Academic journal article North American Journal of Psychology

The Impact of Color on Ratings of "Girl" and "Boy" Toys

Academic journal article North American Journal of Psychology

The Impact of Color on Ratings of "Girl" and "Boy" Toys

Article excerpt

As young as three years of age, children can apply common gender stereotypes in "correctly" identifying toys that are for girls and for boys (Freeman, 2007). Toy preferences in children largely follow gender stereotypes, with boys preferring "boy toys" and girls, to a lesser extent, preferring "girl toys," and with both boys and girls showing stronger preferences for "boy toys" as they get older (Etaugh & Liss, 1990). According to gender-schema theorists, these preferences come about because children learn to apply their observations about the social behavior of others to themselves (for instance, "I see that girls play with this toy and boys don't, so it must be a girl toy. I am a girl, so this toy is for me."). Further, because gender-dimorphic schemata are more rigid for boys, there is typically more variability in gender-typed behavior in girls. That is, it is more acceptable for girls to play with "boy toys" than for boys to play with "girl toys." (Chui, Gervan, Fairbrother, Johnson, Owen-Anderson, Bradley, & Zucker, 2006).

Another possibility is that the environments created for children are highly gender-specific, giving boys and girls very different exposure to toys and to colors. Pomerleau, Boldue, Malcuit, and Cossette (1990) visited the homes of children aged five months through 40 months and found marked differences in the bedrooms of boys and girls. Girls had more symbolic toys that could be manipulated and used to imitate adult activities (handbags, doll houses, and vacuum cleaners), and more dolls, fictional characters, and child-sized furniture. Boys had more sports equipment, tools, and large and small vehicles. Girls' clothing and bedding were more likely to be pink, yellow, and multicolored, while boys' clothing and bedding were more likely to be blue, red, and white.

With respect to the importance of color in children's toy preferences, Cherney, Harper, and Winter (2006) found that preschoolers, when asked to explain their toy preferences, appear to classify toys based on gender association (that is, based on the sex of the child shown playing with the toy on the packaging) and egocentric thinking (for example, "I like that toy and I am a girl, so that toy is for girls."), rather than on color. In their study, color appeared to play a role only in classifying toys that were not already clearly identified as associated with boys or with girls (for example, Play-Doh[R]). Gray, green, and black were seen as masculine colors; pink and purple as feminine colors; and yellow, white, orange, and red as for either sex. Presumably, then, when Play-Doh[R] is pink or purple, it is for girls; when it is green or gray, it is for boys; and when it is yellow or red, it is for either sex.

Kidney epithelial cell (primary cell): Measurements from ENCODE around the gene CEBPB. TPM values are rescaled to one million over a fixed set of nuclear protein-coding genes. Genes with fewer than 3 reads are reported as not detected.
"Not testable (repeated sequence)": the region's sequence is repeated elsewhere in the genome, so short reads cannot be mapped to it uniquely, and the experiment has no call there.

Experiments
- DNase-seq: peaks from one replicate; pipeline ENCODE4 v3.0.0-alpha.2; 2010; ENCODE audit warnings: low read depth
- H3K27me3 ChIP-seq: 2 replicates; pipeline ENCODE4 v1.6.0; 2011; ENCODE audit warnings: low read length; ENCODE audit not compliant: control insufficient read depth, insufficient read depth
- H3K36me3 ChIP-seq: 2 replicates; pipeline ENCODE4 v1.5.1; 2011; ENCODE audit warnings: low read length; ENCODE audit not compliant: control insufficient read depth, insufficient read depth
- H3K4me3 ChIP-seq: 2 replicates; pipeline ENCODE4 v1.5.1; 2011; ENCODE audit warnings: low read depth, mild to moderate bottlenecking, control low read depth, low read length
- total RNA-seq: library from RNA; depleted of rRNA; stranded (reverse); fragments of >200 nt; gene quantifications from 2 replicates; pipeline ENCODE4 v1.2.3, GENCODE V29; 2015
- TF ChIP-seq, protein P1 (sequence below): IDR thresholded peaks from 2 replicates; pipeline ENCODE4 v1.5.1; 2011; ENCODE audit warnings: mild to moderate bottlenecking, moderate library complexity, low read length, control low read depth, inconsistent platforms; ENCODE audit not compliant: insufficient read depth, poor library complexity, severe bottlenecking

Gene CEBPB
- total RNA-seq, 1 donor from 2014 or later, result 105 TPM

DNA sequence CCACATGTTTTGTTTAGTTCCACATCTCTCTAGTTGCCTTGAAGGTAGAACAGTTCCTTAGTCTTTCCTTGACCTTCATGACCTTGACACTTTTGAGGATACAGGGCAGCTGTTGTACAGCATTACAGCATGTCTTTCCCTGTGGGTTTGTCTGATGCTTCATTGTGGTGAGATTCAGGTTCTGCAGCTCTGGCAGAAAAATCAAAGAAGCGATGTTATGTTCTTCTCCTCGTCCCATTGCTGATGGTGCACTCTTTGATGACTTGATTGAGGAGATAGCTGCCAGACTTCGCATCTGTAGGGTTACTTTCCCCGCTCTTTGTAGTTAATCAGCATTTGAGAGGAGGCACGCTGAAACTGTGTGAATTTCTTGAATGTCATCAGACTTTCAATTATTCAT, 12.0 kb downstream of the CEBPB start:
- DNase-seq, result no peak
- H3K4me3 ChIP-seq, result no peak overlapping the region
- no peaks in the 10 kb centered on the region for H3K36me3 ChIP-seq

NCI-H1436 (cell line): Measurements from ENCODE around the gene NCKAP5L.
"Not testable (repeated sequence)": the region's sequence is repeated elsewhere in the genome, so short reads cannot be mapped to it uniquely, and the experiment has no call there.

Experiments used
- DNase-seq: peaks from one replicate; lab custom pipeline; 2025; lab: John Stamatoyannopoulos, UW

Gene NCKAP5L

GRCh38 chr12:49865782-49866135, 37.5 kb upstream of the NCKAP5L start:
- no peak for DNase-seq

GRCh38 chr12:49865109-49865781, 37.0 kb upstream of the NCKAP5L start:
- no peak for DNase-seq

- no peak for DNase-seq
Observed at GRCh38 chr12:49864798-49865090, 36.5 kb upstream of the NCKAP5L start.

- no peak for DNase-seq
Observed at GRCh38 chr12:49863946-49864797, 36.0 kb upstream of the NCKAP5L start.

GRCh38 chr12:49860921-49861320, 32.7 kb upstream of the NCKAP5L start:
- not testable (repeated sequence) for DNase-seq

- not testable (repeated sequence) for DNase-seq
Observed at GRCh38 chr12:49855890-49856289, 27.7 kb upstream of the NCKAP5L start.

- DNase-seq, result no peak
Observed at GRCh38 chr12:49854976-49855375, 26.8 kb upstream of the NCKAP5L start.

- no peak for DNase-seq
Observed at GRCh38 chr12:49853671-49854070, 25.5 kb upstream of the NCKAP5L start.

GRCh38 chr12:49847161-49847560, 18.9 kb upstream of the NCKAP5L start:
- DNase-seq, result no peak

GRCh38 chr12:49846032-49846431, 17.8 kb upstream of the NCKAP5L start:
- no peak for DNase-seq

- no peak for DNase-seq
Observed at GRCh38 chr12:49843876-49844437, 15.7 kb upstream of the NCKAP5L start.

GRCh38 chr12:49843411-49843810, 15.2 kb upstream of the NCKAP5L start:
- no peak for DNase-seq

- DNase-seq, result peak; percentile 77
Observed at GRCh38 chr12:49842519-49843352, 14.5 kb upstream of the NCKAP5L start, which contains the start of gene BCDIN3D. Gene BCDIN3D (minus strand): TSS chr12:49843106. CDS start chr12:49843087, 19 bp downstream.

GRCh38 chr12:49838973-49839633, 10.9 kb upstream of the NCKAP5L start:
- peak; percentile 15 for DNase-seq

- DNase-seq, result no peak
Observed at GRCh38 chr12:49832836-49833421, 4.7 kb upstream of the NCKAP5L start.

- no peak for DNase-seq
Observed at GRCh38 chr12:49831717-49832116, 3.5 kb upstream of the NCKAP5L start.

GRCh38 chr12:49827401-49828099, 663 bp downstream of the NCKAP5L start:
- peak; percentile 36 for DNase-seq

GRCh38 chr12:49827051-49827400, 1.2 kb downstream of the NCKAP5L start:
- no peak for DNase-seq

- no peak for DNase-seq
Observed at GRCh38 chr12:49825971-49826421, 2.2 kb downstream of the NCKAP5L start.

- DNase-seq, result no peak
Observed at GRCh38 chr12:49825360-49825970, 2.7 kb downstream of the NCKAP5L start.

Other studies specifically investigating the role of color in gender stereotyping show strong gender-dimorphic results. When presented with a stylized drawing of a cat (presumably gender-neutral) wearing either a pink, blue, or yellow bow tie, and asked whether the cat was a boy or a girl, every child in one study thought that the cat with the pink tie was a girl and the cat with the blue tie was a boy. Almost three-quarters of the children also thought the cat with the yellow tie was a girl (Henshaw, Kelly, & Gratton, 1992). When asked to classify pictures of colored pigs as girls or boys, preschoolers classified navy blue, brown, and maroon pigs as boys and light pink, bright pink, and lavender pigs as girls, color assignments that were consistent with those of adult raters. In a separate study, boy dolls and girl dolls dressed in pink or blue were assigned attributes based on the color of their clothing. For example, boy dolls wearing pink were seen as being gentle and identifying with a teacher and girl dolls wearing blue were seen as identifying with a firefighter and using a tool set. However, a third study showed that sex of the character was a stronger determinant than color in children's prediction of preferences and activities (Picariello, Greenberg, & Pillemer, 1990), suggesting that sex can override color in the assignment of gender-related characteristics. …

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